Pregnancy Associated Osteoporosis (PAO) study
This study aims to find out more about the causes of Pregnancy Associated Osteoporosis, the natural history of the disease and its response to treatment.
Pregnancy Associated Osteoporosis (PAO) is a rare condition which is thought to affect between 1 in 50,000 to 1 in 100,000 women during or shortly after childbirth. It usually presents with back pain and height loss due to the occurrence of fractures (broken bones) in the spine, but less commonly can also present with fractures of the hip.
The cause of PAO is unclear but there are two theories as to why it occurs. One is that pregnancy triggers an unusual reaction in a previously normal skeleton causing the bones to weaken and break. The second is that affected women start off with low bone density to begin with and that the bone loss which normally occurs in pregnancy causes further bone thinning and results in broken bones.
One of the barriers to finding out more about PAO lies in the fact that it is extremely rare. A research team at the University of Edinburgh, led by Professor Stuart H Ralston have been funded by the Royal Osteoporosis Society to find out more out this rare but disabling condition.
The research study involves gathering information about the risk factors for Pregnancy Associated Osteoporosis, potential risk factors for the disease, how the condition presents and the impact that it has on physical and mental health of people affected.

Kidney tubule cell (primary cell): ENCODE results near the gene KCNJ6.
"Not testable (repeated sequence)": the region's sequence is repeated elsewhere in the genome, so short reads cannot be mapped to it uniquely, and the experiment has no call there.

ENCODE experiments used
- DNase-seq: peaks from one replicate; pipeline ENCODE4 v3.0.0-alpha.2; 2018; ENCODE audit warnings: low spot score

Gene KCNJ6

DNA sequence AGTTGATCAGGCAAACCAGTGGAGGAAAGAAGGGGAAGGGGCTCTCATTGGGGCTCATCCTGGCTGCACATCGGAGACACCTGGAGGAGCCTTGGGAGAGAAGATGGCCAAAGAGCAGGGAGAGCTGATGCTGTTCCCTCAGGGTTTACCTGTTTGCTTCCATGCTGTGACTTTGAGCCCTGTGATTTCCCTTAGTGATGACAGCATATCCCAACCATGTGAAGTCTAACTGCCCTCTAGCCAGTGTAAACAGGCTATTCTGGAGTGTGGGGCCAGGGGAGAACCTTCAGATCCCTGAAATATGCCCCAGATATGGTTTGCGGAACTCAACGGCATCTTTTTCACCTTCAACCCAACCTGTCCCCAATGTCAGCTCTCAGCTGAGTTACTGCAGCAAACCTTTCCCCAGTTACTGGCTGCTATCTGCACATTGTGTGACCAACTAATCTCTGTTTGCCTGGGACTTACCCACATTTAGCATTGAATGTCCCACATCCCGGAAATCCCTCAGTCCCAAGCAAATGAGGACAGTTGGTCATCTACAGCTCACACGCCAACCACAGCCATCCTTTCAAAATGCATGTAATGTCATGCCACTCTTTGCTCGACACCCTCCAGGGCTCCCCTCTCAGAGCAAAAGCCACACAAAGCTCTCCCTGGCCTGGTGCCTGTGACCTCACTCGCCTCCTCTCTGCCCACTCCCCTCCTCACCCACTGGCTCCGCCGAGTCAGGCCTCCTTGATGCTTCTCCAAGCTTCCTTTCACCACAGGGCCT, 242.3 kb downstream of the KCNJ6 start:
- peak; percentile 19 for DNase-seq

If you have been affected by pregnancy- associated osteoporosis, we would be very grateful if you could spare 10-15 minutes to take the online survey we have developed by following the link below. If you are a healthcare professional, who has treated someone with PAO please encourage your patients to complete the survey.
Survey for people with PAO
Nominate a Friend
We are also asking anyone who has experienced pregnancy associated osteoporosis to nominate a friend who had a pregnancy around the same time as them but who were not affected by pregnancy associated osteoporosis. The reason for this is so we can compare the characteristics of people who have PAO with those who do not (so called controls). If you have recently had a pregnancy but who have not experienced PAO please follow the link below to complete the control survey.